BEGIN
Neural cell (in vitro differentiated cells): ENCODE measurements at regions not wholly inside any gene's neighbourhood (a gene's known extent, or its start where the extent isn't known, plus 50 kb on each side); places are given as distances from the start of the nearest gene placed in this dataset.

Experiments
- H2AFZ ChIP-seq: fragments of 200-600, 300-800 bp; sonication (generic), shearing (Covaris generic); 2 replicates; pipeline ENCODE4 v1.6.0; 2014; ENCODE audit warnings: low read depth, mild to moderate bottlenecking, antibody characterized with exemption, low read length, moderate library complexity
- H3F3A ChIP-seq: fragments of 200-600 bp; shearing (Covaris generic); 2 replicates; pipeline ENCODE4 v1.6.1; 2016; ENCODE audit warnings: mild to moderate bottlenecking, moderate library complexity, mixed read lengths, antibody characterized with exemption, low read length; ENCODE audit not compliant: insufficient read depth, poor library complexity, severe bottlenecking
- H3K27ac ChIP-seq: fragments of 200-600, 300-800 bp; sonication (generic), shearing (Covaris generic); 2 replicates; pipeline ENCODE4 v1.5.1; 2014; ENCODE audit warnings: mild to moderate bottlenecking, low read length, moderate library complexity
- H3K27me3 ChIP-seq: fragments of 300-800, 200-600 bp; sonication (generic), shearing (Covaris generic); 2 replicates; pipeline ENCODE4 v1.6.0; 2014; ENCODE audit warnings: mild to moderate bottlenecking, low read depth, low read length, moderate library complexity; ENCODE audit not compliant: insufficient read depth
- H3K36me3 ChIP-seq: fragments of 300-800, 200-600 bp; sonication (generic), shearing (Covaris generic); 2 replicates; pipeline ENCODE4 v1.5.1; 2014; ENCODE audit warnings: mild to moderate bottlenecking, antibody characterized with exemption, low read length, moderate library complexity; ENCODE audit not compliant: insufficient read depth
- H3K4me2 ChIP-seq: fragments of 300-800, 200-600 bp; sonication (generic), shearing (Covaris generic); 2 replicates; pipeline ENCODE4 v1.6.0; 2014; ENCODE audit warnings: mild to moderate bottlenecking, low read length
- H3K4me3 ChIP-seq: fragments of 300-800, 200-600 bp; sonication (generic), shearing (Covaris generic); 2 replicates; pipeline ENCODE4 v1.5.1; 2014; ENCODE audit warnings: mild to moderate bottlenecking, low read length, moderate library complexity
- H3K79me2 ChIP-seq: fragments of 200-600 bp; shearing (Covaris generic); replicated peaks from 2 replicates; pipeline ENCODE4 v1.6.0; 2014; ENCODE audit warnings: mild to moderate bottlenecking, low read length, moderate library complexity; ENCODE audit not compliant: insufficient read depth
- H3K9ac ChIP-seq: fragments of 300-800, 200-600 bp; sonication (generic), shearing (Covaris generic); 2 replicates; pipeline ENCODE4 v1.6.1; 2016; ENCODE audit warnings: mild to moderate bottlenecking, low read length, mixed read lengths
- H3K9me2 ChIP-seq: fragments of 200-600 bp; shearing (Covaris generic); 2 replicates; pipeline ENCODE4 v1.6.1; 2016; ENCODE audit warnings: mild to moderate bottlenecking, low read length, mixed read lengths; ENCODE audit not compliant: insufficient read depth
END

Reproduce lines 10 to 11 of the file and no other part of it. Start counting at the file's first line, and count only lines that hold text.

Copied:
- H3K79me2 ChIP-seq: fragments of 200-600 bp; shearing (Covaris generic); replicated peaks from 2 replicates; pipeline ENCODE4 v1.6.0; 2014; ENCODE audit warnings: mild to moderate bottlenecking, low read length, moderate library complexity; ENCODE audit not compliant: insufficient read depth
- H3K9ac ChIP-seq: fragments of 300-800, 200-600 bp; sonication (generic), shearing (Covaris generic); 2 replicates; pipeline ENCODE4 v1.6.1; 2016; ENCODE audit warnings: mild to moderate bottlenecking, low read length, mixed read lengths